# Snow and Ice Melting Systems: Factors Influencing Design (Part II)

Design of a snow and ice melting (SIM) system is a bit more complicated than design of a radiant heating system, since the SIM output loads are based on several factors, not just the outdoor design temperature. By “loads” we mean the amount of heat required to operate the system.

Some designers also call this the “heat flux” and it is usually expressed as “Btu per ft^{2} of area per hour” or “Watts per m^{2} per hour.” For example, 125 Btu/ft^{2} per hour is a SIM load required by some residential and commercial systems.

Actual SIM loads are based on melting snow into water and evaporating water into vapor, leaving outdoor surfaces dry *i*n some designs, the majority of the water is expected to drain off. Factors which affect SIM loads are:

– air temperature when snowing/melting

– rate of snow fall

– snow density

– wind velocity

– humidity level of the atmosphere

– slab temperature at start of snowfall

and even the “apparent sky temperature.”

Much of the information available to SIM designers comes from ASHRAE (*American Society of Heating, Refrigeration and Air Conditioning Engineers*). REHAU designers have access to this information.

A few years ago, ASHRAE dropped the Class I, II, III scheme for sizing loads and instead published tables showing “Frequencies of snow-melting surface heat fluxes at steady state conditions” for major cities. The table goes from 75 to 100% frequency, and lists SIM loads for various Free Area Ratios. Once the designer selects the most appropriate Free Area Ratio and Frequency Distribution, SIM loads can be selected from a published table. For cities not found in that table, a series of calculations will estimate the loads based on historical weather data for that location.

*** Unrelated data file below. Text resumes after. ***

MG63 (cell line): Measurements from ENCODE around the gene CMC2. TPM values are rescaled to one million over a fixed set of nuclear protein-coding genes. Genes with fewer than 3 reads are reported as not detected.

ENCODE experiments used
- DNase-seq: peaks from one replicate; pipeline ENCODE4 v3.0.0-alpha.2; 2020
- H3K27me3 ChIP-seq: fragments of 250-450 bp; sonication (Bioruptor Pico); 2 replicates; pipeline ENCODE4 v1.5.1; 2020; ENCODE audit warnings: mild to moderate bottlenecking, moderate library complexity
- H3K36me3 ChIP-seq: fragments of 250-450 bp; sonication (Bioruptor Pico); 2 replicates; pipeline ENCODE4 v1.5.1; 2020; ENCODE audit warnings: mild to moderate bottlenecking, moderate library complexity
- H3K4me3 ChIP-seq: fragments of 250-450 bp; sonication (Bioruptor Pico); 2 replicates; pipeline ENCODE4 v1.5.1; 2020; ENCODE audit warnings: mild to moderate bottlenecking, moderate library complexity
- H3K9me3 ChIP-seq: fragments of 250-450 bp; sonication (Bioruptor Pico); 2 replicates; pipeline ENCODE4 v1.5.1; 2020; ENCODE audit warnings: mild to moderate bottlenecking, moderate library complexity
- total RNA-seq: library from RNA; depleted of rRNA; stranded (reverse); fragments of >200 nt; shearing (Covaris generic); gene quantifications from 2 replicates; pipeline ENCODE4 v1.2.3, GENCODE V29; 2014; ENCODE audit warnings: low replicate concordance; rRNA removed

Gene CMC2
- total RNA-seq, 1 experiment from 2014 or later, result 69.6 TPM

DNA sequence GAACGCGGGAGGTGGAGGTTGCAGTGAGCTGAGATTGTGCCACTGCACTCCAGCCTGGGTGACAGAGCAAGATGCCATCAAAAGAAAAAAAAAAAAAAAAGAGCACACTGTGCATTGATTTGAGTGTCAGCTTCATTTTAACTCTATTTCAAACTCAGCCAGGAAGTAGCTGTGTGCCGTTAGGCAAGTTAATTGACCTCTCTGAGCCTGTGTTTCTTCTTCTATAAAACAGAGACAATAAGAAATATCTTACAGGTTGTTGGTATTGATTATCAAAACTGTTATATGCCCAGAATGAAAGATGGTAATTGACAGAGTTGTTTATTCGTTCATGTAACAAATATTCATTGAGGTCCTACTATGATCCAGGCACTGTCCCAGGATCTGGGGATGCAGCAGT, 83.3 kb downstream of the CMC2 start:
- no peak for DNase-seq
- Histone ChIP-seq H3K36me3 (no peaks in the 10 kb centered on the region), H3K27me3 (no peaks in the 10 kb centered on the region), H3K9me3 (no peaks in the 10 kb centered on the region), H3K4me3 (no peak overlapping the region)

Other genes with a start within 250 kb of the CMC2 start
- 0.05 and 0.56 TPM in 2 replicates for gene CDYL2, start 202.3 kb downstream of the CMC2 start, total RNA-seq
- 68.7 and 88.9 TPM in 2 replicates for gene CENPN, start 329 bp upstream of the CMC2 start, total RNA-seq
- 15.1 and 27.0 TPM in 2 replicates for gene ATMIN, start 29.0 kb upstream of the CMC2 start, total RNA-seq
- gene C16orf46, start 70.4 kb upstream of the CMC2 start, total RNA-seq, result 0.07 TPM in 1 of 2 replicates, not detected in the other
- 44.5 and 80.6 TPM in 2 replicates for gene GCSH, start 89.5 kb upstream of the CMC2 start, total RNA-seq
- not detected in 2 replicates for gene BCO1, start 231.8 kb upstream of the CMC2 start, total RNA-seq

REHAU’s new Technical Bulletin 250 “SIM Load Selection Table” is provided to give suggested values for Free Area Ratio and Frequency Distribution for SIM designs across North America to meet typical customer expectations.

Once the SIM load is known for a project, the next design steps are:

– Estimate downward losses

– Calculate total loads for the heat source (typically a high-efficiency boiler)

– Design the PEX piping system for delivering the Btu requirement; this includes selecting pipe size, spacing and circuit lengths which are typically 3/4 in. PEX pipes at 8 in (20 cm) spacing with circuit lengths ranging from 200 to 350 ft (60 to 110 m)

– Select the type of heat transfer fluid (usually propylene glycol mixed with water)

– Calculate the flow rate for the SIM piping system to deliver the Btu requirement

– Determine the head loss through pipes, manifolds, heat source and other equipment

– Select the right circulator and other hydronic components, such as expansion tanks

From the designer’s perspective, once the SIM load is known, the rest of the steps are straightforward.

By Lance MacNevin

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